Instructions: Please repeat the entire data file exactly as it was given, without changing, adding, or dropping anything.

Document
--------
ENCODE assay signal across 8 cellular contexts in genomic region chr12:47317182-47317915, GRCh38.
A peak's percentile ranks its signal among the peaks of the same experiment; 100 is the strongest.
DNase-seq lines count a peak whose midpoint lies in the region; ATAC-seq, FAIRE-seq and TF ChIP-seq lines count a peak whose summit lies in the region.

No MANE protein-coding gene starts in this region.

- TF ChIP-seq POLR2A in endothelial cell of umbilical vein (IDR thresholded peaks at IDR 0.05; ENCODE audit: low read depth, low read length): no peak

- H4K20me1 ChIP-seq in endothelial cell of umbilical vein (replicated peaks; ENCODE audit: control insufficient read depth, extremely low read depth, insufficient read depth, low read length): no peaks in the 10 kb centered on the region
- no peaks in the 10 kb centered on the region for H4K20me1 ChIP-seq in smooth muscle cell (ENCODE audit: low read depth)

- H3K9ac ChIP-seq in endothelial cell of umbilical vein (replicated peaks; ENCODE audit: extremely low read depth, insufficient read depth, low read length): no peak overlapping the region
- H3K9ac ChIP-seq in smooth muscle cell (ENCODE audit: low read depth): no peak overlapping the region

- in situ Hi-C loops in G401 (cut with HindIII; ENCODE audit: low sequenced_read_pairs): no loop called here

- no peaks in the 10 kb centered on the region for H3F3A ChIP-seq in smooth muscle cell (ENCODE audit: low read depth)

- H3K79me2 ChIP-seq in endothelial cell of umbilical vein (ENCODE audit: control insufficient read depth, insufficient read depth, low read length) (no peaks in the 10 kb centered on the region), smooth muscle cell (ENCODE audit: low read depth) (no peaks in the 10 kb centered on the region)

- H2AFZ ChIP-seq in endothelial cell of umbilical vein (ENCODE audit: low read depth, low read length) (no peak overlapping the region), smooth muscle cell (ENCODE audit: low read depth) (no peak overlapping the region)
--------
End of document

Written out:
ENCODE assay signal across 8 cellular contexts in genomic region chr12:47317182-47317915, GRCh38.
A peak's percentile ranks its signal among the peaks of the same experiment; 100 is the strongest.
DNase-seq lines count a peak whose midpoint lies in the region; ATAC-seq, FAIRE-seq and TF ChIP-seq lines count a peak whose summit lies in the region.

No MANE protein-coding gene starts in this region.

- TF ChIP-seq POLR2A in endothelial cell of umbilical vein (IDR thresholded peaks at IDR 0.05; ENCODE audit: low read depth, low read length): no peak

- H4K20me1 ChIP-seq in endothelial cell of umbilical vein (replicated peaks; ENCODE audit: control insufficient read depth, extremely low read depth, insufficient read depth, low read length): no peaks in the 10 kb centered on the region
- no peaks in the 10 kb centered on the region for H4K20me1 ChIP-seq in smooth muscle cell (ENCODE audit: low read depth)

- H3K9ac ChIP-seq in endothelial cell of umbilical vein (replicated peaks; ENCODE audit: extremely low read depth, insufficient read depth, low read length): no peak overlapping the region
- H3K9ac ChIP-seq in smooth muscle cell (ENCODE audit: low read depth): no peak overlapping the region

- in situ Hi-C loops in G401 (cut with HindIII; ENCODE audit: low sequenced_read_pairs): no loop called here

- no peaks in the 10 kb centered on the region for H3F3A ChIP-seq in smooth muscle cell (ENCODE audit: low read depth)

- H3K79me2 ChIP-seq in endothelial cell of umbilical vein (ENCODE audit: control insufficient read depth, insufficient read depth, low read length) (no peaks in the 10 kb centered on the region), smooth muscle cell (ENCODE audit: low read depth) (no peaks in the 10 kb centered on the region)

- H2AFZ ChIP-seq in endothelial cell of umbilical vein (ENCODE audit: low read depth, low read length) (no peak overlapping the region), smooth muscle cell (ENCODE audit: low read depth) (no peak overlapping the region)